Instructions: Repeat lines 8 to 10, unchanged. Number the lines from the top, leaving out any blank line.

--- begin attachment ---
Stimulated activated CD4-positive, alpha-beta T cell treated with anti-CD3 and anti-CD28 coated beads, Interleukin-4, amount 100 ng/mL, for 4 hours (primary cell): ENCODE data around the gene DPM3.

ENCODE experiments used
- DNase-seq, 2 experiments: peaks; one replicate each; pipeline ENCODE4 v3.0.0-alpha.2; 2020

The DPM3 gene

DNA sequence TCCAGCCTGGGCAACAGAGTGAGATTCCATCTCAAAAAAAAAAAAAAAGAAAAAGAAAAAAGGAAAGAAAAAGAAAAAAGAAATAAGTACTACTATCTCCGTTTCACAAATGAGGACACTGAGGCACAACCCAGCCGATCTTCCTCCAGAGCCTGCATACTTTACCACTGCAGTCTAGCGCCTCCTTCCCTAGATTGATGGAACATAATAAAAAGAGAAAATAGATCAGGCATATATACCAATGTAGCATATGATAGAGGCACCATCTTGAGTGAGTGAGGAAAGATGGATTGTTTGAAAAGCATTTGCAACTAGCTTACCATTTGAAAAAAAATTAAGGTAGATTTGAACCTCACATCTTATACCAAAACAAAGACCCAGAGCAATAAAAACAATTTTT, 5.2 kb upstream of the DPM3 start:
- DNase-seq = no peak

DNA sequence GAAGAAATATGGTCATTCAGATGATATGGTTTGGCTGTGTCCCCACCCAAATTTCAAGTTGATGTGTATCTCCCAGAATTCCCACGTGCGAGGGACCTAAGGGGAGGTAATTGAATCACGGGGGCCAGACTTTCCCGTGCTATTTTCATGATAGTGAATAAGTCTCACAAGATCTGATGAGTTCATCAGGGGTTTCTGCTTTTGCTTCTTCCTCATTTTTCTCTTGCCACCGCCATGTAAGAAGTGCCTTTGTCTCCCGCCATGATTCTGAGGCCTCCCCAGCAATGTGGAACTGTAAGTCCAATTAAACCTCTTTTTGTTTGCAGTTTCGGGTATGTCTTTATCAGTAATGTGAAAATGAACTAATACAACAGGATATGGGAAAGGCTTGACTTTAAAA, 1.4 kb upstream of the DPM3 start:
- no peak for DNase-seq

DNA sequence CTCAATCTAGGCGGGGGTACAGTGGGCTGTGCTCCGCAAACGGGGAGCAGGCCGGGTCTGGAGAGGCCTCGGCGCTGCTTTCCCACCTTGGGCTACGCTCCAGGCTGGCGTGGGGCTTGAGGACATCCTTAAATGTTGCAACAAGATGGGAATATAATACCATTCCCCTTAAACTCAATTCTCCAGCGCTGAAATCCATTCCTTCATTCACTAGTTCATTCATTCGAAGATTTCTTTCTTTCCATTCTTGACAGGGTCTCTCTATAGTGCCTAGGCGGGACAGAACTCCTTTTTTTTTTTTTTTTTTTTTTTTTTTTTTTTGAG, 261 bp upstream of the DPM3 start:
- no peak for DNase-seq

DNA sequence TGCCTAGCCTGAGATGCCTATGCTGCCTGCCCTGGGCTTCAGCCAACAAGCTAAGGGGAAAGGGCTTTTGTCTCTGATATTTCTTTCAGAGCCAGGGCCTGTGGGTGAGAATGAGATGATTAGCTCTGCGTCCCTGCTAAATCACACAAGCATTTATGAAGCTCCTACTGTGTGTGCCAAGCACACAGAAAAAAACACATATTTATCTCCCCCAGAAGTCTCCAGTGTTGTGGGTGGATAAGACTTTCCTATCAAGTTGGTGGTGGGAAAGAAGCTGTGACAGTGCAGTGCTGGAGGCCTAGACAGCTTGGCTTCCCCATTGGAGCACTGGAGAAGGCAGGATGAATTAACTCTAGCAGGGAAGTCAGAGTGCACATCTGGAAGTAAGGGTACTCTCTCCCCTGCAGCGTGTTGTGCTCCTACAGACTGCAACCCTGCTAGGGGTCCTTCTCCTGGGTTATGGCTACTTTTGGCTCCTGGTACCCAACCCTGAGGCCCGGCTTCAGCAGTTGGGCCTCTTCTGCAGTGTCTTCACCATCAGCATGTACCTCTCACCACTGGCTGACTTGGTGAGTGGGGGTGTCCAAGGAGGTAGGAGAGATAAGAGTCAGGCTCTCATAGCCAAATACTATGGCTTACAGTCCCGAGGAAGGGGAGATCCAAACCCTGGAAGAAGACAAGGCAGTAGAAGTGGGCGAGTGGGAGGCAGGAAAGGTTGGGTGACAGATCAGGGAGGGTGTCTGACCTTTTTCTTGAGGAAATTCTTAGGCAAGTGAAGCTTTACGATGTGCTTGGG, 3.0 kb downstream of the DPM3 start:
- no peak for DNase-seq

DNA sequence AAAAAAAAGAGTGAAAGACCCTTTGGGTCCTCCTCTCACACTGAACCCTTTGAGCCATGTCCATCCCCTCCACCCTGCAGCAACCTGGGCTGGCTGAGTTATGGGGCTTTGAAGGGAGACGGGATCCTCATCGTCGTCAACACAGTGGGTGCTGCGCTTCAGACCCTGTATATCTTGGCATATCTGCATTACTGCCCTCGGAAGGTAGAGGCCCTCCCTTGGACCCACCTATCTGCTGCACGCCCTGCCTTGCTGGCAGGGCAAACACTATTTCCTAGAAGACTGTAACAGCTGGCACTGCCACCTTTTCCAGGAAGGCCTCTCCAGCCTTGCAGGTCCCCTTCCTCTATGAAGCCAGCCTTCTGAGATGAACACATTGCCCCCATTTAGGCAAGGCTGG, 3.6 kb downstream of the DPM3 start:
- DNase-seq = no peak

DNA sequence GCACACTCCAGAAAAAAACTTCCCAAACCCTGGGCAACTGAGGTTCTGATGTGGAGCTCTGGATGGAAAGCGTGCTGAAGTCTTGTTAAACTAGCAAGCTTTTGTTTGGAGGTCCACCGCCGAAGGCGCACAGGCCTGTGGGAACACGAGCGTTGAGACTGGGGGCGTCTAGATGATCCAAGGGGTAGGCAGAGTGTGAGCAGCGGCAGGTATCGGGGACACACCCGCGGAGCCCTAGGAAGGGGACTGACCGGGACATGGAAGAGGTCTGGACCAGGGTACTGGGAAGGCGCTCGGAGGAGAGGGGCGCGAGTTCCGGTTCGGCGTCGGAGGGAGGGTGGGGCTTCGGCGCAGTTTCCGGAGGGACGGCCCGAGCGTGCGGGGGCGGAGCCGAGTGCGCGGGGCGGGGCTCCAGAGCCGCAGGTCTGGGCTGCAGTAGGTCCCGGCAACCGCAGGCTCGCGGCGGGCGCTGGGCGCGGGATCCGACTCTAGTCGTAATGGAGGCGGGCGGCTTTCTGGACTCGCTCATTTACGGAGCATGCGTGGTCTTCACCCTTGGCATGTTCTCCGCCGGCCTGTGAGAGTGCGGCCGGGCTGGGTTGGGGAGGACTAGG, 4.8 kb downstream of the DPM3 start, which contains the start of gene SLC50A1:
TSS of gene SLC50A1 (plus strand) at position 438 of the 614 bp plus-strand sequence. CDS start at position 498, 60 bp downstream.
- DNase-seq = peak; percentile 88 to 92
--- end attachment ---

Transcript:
- no peak for DNase-seq

DNA sequence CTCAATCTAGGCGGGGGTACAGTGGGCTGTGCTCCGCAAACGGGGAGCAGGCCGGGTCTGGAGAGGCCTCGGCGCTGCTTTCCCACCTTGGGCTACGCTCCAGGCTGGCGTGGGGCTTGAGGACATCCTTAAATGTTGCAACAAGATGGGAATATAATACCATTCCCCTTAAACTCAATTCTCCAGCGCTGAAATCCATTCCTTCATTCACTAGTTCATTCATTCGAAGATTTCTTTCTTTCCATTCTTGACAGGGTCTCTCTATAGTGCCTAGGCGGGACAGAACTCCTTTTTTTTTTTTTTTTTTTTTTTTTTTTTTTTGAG, 261 bp upstream of the DPM3 start:
- no peak for DNase-seq